Sense of belonging
A college just shared a very interesting paper by Twitter focusing on sense of belonging in research groups. I think there is a lot for group leaders to learn from that paper, which is why I have extracted the central points here:
Sense of belonging is the experience of positive personal relationships with others in a given environment. It is an important predictor of well-being and retention. There are benefits associated with developing a strong sense of belonging including improvements in academic performance, mental health, self-esteem, sense of purpose, and connectedness. On the other hand, there are consequences of having a low sense of belonging such as increased risk of stress, anxiety, depression, health problems, feelings of loneliness, rejection, and low self-esteem. When we feel like we belong, we become positioned to do our best work. Creating and maintaining a strong sense of belonging thus benefits individuals and teams and improves the quality of science that your team produces. In the article, the authors draw from research on sense of belonging and educational psychology to inform best practices for fostering a sense of belonging in the lab suggesting ten rules:
Rule 1: Reflect on belonging (and repeat)
Self-reflection is an important first step in identifying what kind of culture and environment the group leader want to foster in your research group. She/he can begin the reflection process by thinking about a time during early career when she/he felt like you belonged.
Rule 2: Be mindful of names, pronouns, and diverse identities
Do not underestimate the importance of knowing names and how to pronounce them correctly. It is likely that are people in every group from identity groups (e.g., race, ethnicity, gender, sexual orientation, nationality) that are different from the group leaders.
Rule 3: Proactively engage with lab members
Many group leaders are busy; but when this happens, members are likely to feel unimportant to the leader. Active involvement allows the leader to witness practices and behaviors that can be proactively addressed to prevent major conflict.
Rule 4: Discuss, document, and embody research data
Discussing data will demonstrate to the lab that the group leader are interested in what group members value and how they want to shape the space. By documenting these, group leaders and other senior lab members can model them leading to active participation and shaping of the space more inviting and accessible for all group members.
Rule 5: Be transparent about expectations
When expectations lack transparency, students without knowledge of how the environment operates will feel left behind or left out. Be clear about rules and procedures. It is important to be clear about what is expected from each member. Transparent norms ensure everyone is on the same page.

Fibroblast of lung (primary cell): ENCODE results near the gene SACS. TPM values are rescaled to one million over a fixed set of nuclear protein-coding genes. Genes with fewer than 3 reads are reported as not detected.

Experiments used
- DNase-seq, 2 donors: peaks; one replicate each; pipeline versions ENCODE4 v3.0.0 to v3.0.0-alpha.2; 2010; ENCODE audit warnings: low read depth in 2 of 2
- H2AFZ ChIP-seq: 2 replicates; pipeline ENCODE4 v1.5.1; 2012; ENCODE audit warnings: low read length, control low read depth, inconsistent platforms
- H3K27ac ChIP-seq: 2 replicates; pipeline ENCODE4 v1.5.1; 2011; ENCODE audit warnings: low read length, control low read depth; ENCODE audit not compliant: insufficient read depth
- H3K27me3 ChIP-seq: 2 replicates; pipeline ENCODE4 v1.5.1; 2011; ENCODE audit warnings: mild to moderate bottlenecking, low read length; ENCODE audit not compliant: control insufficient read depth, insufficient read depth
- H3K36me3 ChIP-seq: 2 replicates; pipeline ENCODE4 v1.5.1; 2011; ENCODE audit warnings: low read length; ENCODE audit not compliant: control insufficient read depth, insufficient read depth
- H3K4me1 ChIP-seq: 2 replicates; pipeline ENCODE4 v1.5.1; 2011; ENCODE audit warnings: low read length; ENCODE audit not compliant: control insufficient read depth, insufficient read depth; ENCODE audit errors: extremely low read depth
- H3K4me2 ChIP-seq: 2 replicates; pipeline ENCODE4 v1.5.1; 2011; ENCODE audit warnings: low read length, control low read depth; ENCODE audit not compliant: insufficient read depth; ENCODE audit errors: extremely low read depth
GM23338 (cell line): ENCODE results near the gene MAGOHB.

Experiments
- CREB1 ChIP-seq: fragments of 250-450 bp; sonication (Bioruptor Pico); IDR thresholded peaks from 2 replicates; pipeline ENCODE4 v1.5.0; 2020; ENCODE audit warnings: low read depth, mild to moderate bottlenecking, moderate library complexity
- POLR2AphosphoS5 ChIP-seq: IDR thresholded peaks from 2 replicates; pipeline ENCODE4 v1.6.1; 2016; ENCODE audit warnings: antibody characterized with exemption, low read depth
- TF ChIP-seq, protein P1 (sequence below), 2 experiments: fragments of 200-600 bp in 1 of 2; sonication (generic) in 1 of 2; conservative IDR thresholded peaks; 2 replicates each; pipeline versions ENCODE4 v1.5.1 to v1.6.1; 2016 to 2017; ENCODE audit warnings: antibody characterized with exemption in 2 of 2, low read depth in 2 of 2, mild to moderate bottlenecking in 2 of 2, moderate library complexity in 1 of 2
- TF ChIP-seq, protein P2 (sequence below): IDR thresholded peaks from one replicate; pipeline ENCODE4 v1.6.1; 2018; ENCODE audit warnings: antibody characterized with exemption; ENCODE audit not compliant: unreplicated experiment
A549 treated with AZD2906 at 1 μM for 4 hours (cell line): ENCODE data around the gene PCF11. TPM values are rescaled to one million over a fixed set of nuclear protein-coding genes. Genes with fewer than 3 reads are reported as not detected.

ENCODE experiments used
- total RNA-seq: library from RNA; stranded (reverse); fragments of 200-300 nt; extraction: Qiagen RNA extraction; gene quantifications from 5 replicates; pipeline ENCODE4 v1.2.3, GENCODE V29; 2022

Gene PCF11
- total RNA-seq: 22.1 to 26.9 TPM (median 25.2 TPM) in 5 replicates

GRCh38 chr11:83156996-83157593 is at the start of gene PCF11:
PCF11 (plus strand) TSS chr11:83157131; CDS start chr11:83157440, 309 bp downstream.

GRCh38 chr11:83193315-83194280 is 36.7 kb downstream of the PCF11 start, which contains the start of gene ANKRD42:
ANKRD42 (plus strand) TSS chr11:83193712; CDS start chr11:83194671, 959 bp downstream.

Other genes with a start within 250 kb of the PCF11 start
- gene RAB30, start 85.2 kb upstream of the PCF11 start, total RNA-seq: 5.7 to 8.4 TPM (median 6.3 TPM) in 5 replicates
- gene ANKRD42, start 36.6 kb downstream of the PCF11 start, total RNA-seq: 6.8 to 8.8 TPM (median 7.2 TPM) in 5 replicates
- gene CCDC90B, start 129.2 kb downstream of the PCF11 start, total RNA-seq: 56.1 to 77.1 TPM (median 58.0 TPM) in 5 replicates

Rule 6: Provide opportunities to learn about each other
Every group member is unique with their own cultural blend of traditions, values, and practices. Learning about each other provides opportunities to find connection among each other and to build a sense of belonging among all members. Examples are a website that has information about each member, storytelling, and take turns bringing food to meetings.
Rule 7: Foster connection outside of the environment
Fostering connection outside of the group provides members a chance to learn more about each other and strengthen social ties within the community. It is important to plan the events in an inclusive way.
Rule 8: Build in time for kudos
People feel valued when their work is recognized. Recognizing individuals for their contributions and accomplishments is a great way to grow a sense of belonging among group members.
Rule 9: Conduct equity checks
It is important to build in check-ins to gauge and sustain good performance. Equity checks provide an opportunity to embody values and establish an actionable expectation. Psychological safety is key when conducting meaningful equity checks.
Rule 10: Ask for feedback regularly
Asking for feedback is a common management and leadership practice and can make more effective leaders. It signals to group members that their experiences are valued and the leaders are interested in understanding them. Feeling valued by leadership is one way to increase the sense of belonging of members in the environment. Feedback can be gathered about different aspects of the research group through varied methods such as equity checks, surveys and informal check-ins.
Happy New Year!
Pål Rasmus Njølstad
Sense of belonging? Picture from a freezer in the lab of Professor Graeme I. Bell at the University of Chicago where I had a post doc 1998-99.